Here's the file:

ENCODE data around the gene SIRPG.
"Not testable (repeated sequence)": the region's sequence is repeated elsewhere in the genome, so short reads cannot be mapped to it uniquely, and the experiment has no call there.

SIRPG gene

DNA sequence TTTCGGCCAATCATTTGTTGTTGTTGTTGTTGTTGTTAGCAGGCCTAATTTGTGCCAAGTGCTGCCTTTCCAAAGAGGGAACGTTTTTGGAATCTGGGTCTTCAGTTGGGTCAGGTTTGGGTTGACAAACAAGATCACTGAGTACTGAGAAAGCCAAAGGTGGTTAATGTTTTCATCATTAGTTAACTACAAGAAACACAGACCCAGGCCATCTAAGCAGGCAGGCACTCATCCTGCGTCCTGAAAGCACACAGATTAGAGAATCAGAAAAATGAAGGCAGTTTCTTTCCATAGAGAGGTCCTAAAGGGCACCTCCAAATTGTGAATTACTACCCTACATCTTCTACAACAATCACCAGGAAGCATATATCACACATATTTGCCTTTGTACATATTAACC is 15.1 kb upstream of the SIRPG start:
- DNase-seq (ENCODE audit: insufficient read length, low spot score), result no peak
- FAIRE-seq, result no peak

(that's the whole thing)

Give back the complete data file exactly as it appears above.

ENCODE data around the gene SIRPG.
"Not testable (repeated sequence)": the region's sequence is repeated elsewhere in the genome, so short reads cannot be mapped to it uniquely, and the experiment has no call there.

SIRPG gene

DNA sequence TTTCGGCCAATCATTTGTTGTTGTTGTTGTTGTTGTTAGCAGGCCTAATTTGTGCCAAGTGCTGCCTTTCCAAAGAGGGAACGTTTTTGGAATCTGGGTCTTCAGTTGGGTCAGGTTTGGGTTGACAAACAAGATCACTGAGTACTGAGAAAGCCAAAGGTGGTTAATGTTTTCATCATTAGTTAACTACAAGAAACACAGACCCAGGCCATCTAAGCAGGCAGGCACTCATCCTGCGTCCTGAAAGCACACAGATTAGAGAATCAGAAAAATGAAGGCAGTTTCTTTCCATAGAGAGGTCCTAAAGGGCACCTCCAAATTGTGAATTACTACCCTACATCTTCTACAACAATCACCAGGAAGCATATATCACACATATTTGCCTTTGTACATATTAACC is 15.1 kb upstream of the SIRPG start:
- DNase-seq (ENCODE audit: insufficient read length, low spot score), result no peak
- FAIRE-seq, result no peak